Sustainable Development at Anandam


Seeing Madhu’s persistence and her steadfast commitment that  turned Anandam into a cleaner place , the Management started to appreciate and support the idea of Anandam going green. They understood a Green Anandam . A Green Retirement Village, probably the first of its kind in India.  A green Anandam with a USP , an unique selling proposition.

Ramesh Harve a fellow resident who agreed to stay on the project as a consultant, Madhu Roy and Bhanu Gopalkrishnan chalked out a program of Sustainable Development, where development would happen in carefully thought out stages.

Development would span the phases, in a way that we would look after our needs in the here and now and not eat into the resources of tomorrow or future generations. They set SOPs to provide all the raw materials, to bring about an Ecologically Friendly Green Cool Anandam, planting sensibly with season and crop in mind.

The food waste after sorting, was used in composting.  The end product of composting was natural organic manure for the Tree planting campaign they initiated. The compost would be used as manure to fertilise the organic vegetable garden they started, to grow healthy organic vegetables. The same organic vegetables that informed city dwellers in a Metro buy, at a premium, from Elite Departmental Stores.

The compost site was not a traditional open hole that swallowed food waste and cowdung to decompose into organic manure. The composting was done in a novel aerobic way , a brainchild of Ramesh Harve, that eliminated any unpleasant odour, the smells that attracted flies.

When I finally agreed to go and see their project, after much persuasion and head banging, I was pleasantly surprised and astounded to see the amount of work the one woman Army and her sole supporter from the  ECO team had done silently and steadfastly waiting for no one to approve or applaud. They just did what had to be done.

The composting happened 30 feet away from the nearest residences in an open tin shed , the erstwhile garage . There was no smell . No flies  . Nothing . It did not seem to worry the residents who lived 30 feet near the compost heap, who had never complained about any smell or flies.  The same residents, however , were agitating at the thought of 3 dwarf cows coming to nest in a cow shed, at the far end of the property, 100 metres from the nearest residence.

I found two heaped mounds of earth that looked like fresh graves. covered with a pretty ground cover of green shoots , they told me was Horse Gram that provided the nitrites required for the composting. The composting mound is alternating layers of food waste, slurry cow dung, fresh twigs, dry twigs, lime and dry leaves, topped with a layer of earth on which horse gram is sown. The heap is turned to churn, at a specific time in a scientific schedule .  As long as there is habitation in Anandam there will always be an assured supply of food waste. No problem with the supply of food waste for the compost heap , unlike the cowdung they would need in large quantities in the future.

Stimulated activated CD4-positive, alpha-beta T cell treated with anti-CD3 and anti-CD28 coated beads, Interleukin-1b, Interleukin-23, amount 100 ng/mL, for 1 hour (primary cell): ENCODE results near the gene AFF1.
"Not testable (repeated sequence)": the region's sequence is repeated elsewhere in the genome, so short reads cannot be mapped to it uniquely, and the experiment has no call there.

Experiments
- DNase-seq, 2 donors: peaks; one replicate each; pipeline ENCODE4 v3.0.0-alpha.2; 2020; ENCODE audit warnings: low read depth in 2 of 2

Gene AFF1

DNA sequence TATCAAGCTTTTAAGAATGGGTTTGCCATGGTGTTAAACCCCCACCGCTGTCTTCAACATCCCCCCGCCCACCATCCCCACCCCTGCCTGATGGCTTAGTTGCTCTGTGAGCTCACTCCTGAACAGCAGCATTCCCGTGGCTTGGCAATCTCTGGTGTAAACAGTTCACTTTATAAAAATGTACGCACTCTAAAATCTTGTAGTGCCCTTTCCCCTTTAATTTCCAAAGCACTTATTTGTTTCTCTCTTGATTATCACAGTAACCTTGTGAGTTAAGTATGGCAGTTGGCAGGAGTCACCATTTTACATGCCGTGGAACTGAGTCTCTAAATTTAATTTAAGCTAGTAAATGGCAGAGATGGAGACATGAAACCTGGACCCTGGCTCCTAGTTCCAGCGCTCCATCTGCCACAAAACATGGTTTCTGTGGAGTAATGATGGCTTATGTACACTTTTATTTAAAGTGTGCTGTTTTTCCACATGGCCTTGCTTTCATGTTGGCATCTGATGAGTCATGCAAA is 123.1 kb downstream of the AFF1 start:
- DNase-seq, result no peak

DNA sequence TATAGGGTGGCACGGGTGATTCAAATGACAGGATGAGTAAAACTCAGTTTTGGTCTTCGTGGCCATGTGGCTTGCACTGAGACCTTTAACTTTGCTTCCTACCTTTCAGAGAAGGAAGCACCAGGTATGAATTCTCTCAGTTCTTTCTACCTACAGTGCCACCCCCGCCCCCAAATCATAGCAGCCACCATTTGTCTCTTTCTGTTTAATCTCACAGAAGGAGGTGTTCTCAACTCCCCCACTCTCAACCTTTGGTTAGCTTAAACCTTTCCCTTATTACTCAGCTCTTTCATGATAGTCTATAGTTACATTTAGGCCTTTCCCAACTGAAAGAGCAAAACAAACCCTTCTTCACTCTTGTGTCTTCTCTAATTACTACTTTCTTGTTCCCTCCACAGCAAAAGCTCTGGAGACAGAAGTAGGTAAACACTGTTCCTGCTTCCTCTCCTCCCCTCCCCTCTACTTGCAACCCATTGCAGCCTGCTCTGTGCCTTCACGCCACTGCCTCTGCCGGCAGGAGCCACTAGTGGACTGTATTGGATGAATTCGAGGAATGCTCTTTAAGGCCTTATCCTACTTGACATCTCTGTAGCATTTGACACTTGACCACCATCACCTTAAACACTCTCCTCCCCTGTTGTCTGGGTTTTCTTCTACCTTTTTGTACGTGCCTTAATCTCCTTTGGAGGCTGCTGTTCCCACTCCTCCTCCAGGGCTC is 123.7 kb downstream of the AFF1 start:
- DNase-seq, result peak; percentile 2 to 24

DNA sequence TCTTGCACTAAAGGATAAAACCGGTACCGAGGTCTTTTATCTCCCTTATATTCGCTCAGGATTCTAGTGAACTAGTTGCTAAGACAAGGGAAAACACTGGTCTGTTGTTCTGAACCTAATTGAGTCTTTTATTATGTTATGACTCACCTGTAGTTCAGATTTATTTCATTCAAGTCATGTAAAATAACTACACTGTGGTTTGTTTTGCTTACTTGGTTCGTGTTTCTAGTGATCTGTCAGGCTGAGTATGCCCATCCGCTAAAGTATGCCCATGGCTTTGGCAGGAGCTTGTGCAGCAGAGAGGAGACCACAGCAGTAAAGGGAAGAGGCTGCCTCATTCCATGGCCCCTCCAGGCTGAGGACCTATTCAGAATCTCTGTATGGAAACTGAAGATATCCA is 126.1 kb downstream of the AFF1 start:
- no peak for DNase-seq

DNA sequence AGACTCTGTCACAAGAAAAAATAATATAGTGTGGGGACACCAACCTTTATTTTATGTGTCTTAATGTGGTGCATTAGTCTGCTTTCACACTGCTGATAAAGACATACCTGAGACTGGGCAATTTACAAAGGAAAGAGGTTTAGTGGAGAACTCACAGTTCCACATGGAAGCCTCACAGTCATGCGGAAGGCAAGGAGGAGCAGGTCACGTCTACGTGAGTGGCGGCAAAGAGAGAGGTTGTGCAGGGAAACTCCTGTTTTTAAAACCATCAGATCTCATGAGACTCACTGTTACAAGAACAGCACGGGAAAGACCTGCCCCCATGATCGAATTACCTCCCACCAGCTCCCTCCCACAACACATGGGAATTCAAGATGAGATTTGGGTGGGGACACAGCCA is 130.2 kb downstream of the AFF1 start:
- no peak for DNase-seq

The ratio of cow dung  mixed with the food waste in the compost heap has to be in almost equal proprtions. The cow dung needed for the compost heap  would only increase with time ,  to match the rising levels of food waste  . Currently the cowdung for the compost heap, is bought from cowherds who mercilessly abuse their flagging, milking cows with injectable Oxytocins to produce more milk. The commercial cowdung is therefore not pure or organic . To be sustainable,  the cowdung has to be organic and preferably home grown under supervision in Anandam. The minimum distance that cows can be reared to allow hoof and human to share ecospace, without health hazards is 100 feet.

A cow shed was proposed at the peripheral corner of the property at a spot more than 100 metres away from the residences. The cows that are slated to join the pilot study are the Malnadu Gidda.  This particular species is a nondescript dwarf breed of cattle native to the hilly, rainy and densely forested Malenadu region of the Western Ghats in the state of Karnataka. It is also known as Uradana and Varshagandhi. This short statured breed of black and brown complexion, is known for their shy temperament, their adaptability and their resistance to disease. The milk and urine of the Manadu Gidda, apparently have medicinal properties.

Unfortunately the Project has come to a suspended halt as some uninformed residents who have not seen the ECO project, or understood the benefits of the ECO project, have protested with a signature campaign to the Management who are going to investigate the claims made by the protestors.

The success of The ECO green project picking up momentum again will depend on all the residents understanding the ECO Green project and visiting the site, personally, to dispel their preconceived ideas and unfounded fears that it is a safe and commendable project and hail the Green Anandam we need to work towards,  as a Green Legacy for future generations.

Convincing people whose mindset does not allow them to think out of the box, who are not willing to listen, or who are not willing to think about a well thought out plan from an expert, a blue print used many times over, the world over, is as fustrating as talking to a wall.

Especially if they will never admit to being wrong.







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